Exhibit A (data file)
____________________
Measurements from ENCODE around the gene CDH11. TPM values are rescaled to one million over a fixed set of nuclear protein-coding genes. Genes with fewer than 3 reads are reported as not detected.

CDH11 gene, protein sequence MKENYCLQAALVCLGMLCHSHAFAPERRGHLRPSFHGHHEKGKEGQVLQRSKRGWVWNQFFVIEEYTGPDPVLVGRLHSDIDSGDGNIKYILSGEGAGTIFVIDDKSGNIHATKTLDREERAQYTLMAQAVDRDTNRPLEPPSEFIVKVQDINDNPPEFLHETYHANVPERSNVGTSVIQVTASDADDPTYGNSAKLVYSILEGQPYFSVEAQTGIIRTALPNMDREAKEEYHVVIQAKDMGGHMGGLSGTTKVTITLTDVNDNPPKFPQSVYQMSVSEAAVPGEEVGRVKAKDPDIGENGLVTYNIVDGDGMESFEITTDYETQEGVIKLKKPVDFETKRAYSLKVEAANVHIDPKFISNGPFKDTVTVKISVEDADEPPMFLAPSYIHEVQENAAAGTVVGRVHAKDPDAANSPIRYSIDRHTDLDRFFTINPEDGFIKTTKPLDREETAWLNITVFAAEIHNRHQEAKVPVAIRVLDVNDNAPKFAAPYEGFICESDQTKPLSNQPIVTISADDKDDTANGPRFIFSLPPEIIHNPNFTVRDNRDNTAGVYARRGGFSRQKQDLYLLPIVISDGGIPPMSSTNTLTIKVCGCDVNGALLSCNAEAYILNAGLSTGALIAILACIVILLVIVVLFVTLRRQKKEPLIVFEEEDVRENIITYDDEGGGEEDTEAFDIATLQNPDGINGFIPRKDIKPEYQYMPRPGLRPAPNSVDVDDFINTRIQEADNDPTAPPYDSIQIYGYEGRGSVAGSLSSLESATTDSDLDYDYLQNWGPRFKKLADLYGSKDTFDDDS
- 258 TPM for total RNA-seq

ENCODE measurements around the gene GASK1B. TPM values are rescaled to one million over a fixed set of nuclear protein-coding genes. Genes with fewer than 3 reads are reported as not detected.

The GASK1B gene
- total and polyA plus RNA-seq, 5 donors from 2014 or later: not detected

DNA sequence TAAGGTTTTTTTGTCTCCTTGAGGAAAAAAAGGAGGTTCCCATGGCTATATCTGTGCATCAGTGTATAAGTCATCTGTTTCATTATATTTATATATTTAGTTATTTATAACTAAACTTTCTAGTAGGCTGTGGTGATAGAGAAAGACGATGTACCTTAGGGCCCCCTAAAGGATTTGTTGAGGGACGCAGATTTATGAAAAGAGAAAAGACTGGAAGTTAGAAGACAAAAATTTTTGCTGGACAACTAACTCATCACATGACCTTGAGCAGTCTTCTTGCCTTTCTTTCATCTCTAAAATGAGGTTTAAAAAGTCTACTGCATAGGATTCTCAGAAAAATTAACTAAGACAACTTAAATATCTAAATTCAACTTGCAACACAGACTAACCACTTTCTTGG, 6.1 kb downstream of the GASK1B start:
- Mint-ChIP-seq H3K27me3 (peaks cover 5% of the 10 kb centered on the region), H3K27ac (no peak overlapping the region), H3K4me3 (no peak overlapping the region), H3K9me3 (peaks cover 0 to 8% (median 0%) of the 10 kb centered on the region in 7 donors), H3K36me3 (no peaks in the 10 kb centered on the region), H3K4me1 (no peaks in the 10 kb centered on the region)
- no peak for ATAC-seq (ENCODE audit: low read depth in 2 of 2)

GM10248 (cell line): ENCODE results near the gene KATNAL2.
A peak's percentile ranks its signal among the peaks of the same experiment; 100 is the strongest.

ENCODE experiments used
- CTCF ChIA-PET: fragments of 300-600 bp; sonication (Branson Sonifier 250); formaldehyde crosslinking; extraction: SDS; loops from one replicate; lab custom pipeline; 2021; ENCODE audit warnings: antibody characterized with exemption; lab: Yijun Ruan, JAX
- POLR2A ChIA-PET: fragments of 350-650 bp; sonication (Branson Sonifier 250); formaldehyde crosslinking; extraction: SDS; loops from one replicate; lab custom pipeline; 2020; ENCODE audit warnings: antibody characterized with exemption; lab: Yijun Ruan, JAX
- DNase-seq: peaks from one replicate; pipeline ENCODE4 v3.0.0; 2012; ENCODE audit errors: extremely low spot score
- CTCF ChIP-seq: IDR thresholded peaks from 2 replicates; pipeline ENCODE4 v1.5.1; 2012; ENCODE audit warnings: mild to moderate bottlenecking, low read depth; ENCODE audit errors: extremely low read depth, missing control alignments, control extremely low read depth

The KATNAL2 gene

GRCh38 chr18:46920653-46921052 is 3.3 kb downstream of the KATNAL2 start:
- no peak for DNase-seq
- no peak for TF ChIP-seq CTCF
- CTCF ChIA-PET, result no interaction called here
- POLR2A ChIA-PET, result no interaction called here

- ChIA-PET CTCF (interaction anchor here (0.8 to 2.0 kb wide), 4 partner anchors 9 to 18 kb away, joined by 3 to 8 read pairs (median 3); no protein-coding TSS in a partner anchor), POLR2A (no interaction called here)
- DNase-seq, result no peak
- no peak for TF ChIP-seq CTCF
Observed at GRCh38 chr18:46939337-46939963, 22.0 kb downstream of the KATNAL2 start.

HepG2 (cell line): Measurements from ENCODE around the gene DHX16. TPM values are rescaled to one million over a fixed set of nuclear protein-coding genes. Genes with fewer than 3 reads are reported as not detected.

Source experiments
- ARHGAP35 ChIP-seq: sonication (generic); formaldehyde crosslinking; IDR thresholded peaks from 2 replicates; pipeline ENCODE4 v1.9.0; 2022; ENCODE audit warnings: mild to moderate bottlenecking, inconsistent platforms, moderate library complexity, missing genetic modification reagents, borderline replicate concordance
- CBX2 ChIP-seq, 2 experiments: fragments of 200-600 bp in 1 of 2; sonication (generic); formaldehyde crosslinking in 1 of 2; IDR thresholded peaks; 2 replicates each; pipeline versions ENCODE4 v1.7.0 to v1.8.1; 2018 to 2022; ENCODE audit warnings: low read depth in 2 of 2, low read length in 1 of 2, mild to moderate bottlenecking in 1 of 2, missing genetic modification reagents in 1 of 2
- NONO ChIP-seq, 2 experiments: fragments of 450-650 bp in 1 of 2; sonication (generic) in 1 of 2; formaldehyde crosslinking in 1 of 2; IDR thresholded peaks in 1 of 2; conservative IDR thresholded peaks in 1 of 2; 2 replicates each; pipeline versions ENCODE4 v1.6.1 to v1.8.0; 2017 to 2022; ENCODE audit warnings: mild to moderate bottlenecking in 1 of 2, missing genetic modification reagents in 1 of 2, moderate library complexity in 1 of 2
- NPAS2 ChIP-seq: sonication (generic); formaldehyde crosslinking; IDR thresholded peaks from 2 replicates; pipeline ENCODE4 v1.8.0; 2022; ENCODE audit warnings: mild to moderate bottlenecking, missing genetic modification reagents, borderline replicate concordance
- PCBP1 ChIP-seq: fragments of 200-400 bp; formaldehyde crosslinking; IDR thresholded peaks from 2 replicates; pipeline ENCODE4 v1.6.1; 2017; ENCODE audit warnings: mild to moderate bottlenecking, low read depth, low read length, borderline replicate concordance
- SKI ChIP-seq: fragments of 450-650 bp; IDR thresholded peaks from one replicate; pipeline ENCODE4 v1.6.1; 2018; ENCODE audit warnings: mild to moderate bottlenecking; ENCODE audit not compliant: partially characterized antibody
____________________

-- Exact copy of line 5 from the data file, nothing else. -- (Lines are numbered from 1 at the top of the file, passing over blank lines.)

The GASK1B gene